Another great aspect of how an advertising tax is actually better than a carbon tax is that countries will want to compete to have the highest advertising taxes. If say Canada imposes a carbon tax but the US doesn’t, industries will move production to the US where it is cheaper, which hurts Canada. Yet the total amount of pollution will remain about the same, and Canada will be just as affected by climate change as they would have been anyway. So we need to coordinate across countries so that the carbon taxes are all the same (or at least close), to prevent industries from moving around; and each country has an incentive to cheat by imposing a lower carbon tax.

But advertising taxes aren’t like that. If Canada imposes an advertising tax and the US doesn’t, companies won’t shift production to the US; they will shift advertising to the US. And having your country suddenly flooded with advertisements is bad. That provides a strong incentive for you to impose your own equal or even higher advertising tax to stem the tide. And pretty soon, everyone will have imposed an advertising tax at the same rate.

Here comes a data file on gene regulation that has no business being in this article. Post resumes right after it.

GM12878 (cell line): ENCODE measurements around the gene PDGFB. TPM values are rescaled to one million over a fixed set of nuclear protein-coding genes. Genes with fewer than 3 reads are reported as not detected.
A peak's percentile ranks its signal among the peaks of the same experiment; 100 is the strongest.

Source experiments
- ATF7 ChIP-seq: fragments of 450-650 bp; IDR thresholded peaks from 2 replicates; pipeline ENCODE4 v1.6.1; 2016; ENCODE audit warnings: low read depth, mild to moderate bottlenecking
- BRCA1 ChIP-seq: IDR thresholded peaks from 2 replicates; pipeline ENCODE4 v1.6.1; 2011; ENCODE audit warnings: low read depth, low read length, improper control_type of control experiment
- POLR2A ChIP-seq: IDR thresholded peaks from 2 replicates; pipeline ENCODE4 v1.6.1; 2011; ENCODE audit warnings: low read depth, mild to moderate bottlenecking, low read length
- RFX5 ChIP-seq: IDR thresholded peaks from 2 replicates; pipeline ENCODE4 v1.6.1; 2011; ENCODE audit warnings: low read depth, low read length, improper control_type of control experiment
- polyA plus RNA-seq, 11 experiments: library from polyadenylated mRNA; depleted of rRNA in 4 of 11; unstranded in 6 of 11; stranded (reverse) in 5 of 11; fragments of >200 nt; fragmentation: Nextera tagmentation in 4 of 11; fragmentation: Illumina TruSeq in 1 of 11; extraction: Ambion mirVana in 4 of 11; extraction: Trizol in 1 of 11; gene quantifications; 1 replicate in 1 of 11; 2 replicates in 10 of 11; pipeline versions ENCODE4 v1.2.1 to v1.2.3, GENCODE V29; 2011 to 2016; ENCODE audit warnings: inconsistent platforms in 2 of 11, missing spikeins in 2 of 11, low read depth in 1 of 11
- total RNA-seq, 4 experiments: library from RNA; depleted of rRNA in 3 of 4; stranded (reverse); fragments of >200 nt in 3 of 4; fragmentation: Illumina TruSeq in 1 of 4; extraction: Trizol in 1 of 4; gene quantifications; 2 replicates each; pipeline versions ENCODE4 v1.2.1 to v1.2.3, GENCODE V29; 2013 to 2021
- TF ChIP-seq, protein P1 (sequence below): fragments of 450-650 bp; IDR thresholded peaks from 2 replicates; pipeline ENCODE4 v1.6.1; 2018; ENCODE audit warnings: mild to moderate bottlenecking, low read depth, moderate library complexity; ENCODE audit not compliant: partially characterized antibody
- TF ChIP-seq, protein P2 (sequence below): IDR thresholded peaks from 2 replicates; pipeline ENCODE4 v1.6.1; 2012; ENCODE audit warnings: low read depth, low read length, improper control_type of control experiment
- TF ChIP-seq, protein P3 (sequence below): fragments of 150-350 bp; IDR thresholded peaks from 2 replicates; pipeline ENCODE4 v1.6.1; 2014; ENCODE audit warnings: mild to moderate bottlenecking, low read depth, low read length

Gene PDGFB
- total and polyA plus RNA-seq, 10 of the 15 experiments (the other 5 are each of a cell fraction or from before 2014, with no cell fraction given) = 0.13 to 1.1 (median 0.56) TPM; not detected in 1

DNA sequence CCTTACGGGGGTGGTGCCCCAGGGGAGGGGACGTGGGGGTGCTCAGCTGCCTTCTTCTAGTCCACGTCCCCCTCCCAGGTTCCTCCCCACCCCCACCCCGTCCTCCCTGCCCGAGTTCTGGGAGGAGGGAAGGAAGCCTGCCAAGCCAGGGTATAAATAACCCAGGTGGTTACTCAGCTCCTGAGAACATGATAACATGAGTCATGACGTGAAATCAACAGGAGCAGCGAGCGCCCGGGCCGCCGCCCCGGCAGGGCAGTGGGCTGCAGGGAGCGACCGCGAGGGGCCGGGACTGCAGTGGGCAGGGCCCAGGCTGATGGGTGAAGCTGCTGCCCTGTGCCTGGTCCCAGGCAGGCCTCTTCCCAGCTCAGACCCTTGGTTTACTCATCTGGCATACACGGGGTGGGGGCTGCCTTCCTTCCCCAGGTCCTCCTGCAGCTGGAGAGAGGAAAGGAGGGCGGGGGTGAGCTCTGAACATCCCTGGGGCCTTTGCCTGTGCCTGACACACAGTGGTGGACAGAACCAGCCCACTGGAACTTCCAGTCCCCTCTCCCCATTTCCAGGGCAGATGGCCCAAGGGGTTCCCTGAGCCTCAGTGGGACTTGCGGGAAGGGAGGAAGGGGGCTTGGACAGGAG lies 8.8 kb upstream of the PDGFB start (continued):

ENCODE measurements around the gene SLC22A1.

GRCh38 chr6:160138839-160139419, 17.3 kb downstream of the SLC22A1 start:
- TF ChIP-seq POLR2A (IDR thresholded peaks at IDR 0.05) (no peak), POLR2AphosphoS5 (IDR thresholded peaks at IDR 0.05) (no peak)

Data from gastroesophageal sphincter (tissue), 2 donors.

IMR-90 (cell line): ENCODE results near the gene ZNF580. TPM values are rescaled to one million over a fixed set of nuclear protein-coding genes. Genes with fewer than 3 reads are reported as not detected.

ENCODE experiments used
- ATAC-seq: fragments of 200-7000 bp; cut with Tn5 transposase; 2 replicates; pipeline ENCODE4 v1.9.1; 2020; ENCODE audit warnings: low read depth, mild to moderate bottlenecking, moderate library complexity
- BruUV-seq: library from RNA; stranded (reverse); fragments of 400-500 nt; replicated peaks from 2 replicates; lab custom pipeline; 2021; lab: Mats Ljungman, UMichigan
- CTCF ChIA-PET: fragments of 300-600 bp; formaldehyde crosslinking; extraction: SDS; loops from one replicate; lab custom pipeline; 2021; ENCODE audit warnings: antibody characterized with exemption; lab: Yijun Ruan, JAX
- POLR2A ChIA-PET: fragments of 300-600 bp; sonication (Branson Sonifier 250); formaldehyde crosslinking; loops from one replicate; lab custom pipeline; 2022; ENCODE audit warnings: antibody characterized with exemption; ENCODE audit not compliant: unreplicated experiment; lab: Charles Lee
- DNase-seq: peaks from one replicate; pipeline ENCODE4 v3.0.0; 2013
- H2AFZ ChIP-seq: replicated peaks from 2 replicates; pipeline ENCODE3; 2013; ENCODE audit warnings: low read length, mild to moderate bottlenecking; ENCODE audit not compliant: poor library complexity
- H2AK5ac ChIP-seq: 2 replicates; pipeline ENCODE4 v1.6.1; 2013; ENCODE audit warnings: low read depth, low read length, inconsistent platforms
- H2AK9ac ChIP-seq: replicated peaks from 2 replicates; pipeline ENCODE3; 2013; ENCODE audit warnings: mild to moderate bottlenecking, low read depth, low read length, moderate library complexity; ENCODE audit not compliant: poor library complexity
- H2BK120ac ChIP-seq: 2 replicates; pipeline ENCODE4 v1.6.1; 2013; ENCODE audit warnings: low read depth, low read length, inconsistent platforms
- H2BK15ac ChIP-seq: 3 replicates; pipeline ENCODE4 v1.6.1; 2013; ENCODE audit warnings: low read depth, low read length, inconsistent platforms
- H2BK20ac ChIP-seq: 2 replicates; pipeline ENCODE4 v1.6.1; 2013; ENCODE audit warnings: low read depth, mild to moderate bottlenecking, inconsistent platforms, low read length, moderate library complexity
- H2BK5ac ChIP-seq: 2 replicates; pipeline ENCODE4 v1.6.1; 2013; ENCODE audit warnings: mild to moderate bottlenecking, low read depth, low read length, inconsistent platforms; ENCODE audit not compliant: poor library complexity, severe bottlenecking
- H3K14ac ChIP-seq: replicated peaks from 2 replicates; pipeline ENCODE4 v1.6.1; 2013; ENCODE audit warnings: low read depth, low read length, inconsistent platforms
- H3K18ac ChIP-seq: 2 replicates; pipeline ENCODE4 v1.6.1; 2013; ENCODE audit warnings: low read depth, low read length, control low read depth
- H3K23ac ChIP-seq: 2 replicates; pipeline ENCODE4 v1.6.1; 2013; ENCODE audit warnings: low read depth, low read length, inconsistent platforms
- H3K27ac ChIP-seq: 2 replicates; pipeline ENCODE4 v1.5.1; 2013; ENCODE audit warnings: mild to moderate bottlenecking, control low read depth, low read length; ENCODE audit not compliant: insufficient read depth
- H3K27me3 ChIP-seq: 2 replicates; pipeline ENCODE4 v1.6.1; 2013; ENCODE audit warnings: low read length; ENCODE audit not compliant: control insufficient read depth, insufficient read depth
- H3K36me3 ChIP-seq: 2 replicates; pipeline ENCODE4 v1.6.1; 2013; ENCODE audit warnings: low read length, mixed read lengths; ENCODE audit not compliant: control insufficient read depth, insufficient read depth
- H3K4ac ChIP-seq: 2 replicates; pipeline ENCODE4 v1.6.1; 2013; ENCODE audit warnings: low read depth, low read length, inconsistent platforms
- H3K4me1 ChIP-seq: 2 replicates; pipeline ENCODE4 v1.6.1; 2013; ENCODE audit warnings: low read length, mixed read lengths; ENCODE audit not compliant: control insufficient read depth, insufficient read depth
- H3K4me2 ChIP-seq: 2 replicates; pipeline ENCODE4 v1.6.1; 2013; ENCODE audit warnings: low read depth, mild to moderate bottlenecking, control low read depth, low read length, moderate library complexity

Of course, in all the above I’ve assumed a pure contest function, meaning that advertisements are completely unproductive. What if they are at least a little bit productive? Then we wouldn’t want to set the tax too high, but the basic conclusions would be unchanged.

Suppose, for instance, that the advertising spending adds half its value to the value of the market. This is a pretty high estimate of the benefits of advertising.

Under this assumption, in place of M we have M+(x+y)/2. Everything else is unchanged.